December 26, 2019

Court of Appeal vacates punitive damages in default judgment due to lack of evidence of defendant's finances (Dong v. Ryu)

This case is a reminder that California law requires plaintiffs to present evidence of the defendant's financial condition as a prerequisite to obtaining punitive damages, even in default judgments.

In this case, the plaintiffs argued on appeal that their default judgment should be affirmed, including $57,000 in punitive damages, even though they presented no evidence of the defendant's finances.  They argued that the defendant's failure to respond to their complaint deprived them of the opportunity to obtain information about the defendant's finances.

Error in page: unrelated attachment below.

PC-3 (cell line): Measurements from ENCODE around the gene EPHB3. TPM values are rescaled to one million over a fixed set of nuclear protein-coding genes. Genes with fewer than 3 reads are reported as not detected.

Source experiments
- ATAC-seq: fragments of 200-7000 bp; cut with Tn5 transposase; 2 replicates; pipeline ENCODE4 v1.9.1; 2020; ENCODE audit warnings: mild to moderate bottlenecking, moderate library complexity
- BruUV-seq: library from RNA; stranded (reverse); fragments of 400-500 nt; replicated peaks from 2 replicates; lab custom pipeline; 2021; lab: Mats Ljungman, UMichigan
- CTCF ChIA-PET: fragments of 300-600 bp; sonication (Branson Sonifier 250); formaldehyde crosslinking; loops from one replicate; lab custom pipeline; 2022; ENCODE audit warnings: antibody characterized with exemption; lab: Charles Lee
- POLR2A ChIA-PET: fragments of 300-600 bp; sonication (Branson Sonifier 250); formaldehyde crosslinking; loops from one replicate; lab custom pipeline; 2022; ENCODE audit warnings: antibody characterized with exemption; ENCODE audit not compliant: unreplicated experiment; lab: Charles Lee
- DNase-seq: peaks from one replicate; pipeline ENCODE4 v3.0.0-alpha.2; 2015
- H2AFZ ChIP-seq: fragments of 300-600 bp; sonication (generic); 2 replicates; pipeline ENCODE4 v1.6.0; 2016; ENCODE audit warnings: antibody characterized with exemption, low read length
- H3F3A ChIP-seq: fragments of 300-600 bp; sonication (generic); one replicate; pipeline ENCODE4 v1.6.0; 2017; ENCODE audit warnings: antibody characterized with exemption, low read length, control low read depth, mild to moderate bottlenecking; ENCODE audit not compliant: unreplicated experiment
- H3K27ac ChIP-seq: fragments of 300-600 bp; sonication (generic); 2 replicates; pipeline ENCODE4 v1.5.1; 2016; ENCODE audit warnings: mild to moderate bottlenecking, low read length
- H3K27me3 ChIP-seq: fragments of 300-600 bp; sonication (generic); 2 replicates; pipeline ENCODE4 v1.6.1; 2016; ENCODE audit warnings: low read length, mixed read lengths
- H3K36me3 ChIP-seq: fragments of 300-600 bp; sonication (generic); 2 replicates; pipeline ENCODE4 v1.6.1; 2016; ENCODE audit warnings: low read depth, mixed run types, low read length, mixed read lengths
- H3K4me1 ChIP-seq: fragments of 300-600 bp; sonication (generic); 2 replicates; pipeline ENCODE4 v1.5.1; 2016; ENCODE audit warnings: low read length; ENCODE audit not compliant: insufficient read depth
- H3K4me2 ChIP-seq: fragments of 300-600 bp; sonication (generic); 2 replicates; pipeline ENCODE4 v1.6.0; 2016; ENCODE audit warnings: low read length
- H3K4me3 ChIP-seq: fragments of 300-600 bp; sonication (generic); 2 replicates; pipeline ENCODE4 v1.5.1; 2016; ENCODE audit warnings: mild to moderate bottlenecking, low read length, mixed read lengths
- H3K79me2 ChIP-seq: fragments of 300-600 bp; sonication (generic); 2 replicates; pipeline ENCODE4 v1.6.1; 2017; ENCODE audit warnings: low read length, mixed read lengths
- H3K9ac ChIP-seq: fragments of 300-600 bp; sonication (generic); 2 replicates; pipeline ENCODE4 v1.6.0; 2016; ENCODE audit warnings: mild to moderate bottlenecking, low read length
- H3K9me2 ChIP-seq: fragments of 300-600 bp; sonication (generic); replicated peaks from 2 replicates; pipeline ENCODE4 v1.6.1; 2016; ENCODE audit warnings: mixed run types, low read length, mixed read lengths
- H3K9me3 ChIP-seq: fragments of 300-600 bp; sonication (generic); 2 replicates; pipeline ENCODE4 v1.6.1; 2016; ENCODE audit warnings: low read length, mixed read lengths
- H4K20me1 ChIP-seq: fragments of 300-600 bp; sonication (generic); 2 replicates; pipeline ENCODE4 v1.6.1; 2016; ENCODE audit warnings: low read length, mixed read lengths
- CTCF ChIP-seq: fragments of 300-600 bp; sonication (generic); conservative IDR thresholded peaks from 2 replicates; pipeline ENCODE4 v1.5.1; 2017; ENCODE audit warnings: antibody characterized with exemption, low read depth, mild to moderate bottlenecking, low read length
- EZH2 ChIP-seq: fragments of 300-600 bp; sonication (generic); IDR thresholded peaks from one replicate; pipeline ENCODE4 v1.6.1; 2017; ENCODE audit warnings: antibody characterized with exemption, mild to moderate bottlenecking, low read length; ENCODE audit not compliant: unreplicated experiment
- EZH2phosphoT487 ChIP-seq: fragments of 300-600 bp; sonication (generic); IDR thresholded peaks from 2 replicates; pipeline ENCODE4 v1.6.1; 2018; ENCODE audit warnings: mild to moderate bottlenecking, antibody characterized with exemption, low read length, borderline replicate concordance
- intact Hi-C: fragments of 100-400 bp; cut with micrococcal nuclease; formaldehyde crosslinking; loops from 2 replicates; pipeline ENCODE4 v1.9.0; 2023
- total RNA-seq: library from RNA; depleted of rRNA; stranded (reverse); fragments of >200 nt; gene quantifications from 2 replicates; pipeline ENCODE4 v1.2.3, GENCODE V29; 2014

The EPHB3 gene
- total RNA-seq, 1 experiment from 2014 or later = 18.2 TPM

The Court of Appeal (Second District, Division Two) rejected that argument in an unpublished opinion.  The court noted that plaintiffs failed to show that they even tried to meet their burden: "our review of the record reveals no showing of what efforts, if any, were undertaken by plaintiffs to obtain information regarding defendant’s financial condition."  The Court of Appeal reversed the punitive damages portion of the judgment and directed the trial court to enter judgment for the defendant on that issue.